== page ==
Loving your Neighbor

We have had a great sermon series looking at Jesus’ charge to His followers, “Love your neighbor as yourself.” One of the key phrases occurs after the charge, “For all the law and the prophets hang on these commandments.” During our journey we’ve looked at who we are as a church and who we are as a people. As we look at ourselves we determined there are aspects and qualities to our character that we particularly admire and those that cause us much shame.

In our search and discovery of who we are as a people, we discovered that we are a seasonal people. The writer of Ecclesiastes reminds us in chapter three that there is a time for everything and a season for every activity under the sun. These might not be words you want to hear, but you are in your current season of life for a reason. God’s reasons and methods are always perfect but not always understood. Where you’re at during this season, I encourage you to find perspective, find ministry opportunities, and always look to continue your sanctification. Because, no matter if life is going well or the bottom has fallen out we can continue to be faithful in spiritual disciplines, faithful in prayer, faithful in worship attendance, faithful in fellowship, and faithful in giving. Time is a great blessing and amazing gift, my encouragement is for us never to waste our days and moments on this earth. You can be a good, loving neighbor regardless of the season you are currently living.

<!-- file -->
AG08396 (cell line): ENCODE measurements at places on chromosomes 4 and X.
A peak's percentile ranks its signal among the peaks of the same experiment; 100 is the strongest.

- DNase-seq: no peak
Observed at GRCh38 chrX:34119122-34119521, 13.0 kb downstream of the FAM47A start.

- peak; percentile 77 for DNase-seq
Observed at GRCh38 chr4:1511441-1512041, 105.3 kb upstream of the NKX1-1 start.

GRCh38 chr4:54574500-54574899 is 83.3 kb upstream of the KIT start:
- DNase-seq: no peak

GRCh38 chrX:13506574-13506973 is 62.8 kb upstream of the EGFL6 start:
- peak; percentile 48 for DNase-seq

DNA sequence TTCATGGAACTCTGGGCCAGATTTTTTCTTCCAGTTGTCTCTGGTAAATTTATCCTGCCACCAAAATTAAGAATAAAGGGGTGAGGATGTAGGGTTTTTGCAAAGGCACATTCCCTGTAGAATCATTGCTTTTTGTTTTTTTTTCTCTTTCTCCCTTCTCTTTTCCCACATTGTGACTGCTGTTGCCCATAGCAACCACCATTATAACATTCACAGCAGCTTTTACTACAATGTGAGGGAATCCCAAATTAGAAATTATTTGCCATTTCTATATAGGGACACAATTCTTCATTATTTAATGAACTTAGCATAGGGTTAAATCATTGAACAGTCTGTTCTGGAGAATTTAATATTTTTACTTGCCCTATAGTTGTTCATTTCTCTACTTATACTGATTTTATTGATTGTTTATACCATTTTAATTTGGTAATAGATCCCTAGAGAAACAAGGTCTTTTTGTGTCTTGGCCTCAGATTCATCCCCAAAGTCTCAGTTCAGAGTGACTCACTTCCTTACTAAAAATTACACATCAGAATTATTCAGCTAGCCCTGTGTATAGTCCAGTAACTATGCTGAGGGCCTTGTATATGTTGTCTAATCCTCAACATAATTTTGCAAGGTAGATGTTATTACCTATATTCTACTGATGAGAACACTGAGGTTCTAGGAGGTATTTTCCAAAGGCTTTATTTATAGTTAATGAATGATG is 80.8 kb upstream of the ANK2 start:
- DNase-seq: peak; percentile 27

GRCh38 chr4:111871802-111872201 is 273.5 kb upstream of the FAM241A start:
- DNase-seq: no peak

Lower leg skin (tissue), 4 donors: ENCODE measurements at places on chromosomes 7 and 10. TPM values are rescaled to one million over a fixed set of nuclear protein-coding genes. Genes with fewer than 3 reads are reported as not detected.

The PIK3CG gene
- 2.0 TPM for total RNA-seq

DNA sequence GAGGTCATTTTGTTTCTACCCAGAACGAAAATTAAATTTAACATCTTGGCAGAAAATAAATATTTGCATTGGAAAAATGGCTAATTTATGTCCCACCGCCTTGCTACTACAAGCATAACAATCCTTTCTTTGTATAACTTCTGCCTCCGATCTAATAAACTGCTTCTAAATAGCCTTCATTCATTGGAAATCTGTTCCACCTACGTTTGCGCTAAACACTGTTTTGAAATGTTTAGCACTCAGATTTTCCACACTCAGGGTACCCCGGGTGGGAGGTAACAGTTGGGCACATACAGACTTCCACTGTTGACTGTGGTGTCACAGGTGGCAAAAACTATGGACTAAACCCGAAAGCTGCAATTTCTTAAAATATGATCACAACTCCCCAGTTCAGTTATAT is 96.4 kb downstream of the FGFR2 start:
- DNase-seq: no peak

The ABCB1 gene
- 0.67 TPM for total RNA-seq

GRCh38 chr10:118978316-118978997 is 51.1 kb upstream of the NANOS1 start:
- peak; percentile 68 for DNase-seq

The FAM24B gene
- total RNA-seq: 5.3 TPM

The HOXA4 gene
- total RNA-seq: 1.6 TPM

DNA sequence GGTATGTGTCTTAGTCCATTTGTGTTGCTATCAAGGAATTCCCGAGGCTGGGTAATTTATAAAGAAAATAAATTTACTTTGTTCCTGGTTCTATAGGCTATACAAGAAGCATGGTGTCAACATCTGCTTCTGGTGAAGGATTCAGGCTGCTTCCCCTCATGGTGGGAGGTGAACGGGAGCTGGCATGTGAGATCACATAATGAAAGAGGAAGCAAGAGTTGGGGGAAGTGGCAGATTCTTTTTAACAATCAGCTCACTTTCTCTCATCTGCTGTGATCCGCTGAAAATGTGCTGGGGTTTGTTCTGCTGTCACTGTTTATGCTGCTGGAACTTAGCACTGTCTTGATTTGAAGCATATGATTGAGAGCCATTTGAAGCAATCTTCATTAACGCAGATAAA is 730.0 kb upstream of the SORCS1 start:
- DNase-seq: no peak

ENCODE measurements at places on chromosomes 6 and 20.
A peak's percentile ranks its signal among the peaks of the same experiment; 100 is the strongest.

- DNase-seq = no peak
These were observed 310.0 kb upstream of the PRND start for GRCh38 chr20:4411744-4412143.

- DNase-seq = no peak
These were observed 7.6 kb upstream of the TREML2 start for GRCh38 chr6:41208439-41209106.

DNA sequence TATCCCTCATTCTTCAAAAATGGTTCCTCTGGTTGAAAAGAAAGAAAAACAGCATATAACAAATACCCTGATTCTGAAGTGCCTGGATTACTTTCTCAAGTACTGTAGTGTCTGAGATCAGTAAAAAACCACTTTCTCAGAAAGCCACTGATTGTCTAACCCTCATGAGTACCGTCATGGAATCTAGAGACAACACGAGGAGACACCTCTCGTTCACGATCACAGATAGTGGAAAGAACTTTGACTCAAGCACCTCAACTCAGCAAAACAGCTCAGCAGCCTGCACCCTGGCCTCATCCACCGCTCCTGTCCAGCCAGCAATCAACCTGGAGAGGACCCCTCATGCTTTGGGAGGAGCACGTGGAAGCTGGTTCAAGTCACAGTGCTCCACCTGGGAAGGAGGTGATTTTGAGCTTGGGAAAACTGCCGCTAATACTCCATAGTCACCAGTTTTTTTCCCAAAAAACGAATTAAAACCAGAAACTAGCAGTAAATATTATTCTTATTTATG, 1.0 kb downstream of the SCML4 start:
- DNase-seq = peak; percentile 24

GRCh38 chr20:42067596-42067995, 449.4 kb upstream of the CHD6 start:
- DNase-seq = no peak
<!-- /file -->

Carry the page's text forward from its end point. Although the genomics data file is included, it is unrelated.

I am someone who doesn’t like to get my hands messy. I don’t really enjoy BBQ ribs or chicken wings if I have to eat them with my hands. My preference is to use my fork and knife and cut them rather than pick them up with my hands. Messy and Brian Sandell is not a good combination. It is very interesting that many of us treat our relationships the exact same way. When our relationships are clean, on the surface, and baggage free most of us are fine. When pain and hurt and loss creep into our relationships, plague our neighbors, and begin to dominate the conversation we begin to feel uncomfortable and become distant. Unfamiliar and uncomfortable situations are not places where we like to find ourselves. Jesus as our example always looked to embrace and love people no matter how uncomfortable the situation. He healed lepers, ate with tax collectors, blessed and loved people whose lives were a mess, and he even forgave the people who crucified Him. What an example to follow! Here are a few steps we can take:

  1. Realize and know God saves people, not us. We are called to be faithful not saviors.
  2. Recognize that failure and loss are events not identities. God does not create failures, but because sin is real failure is an event.
  3. Look to pray faithfully every day, and look to get involved in one ministry opportunity. Your character and heart will be changed if you commit to this 100%!
  4. You will fail and fall short but look to persevere and never stop. God equips and goes with you.



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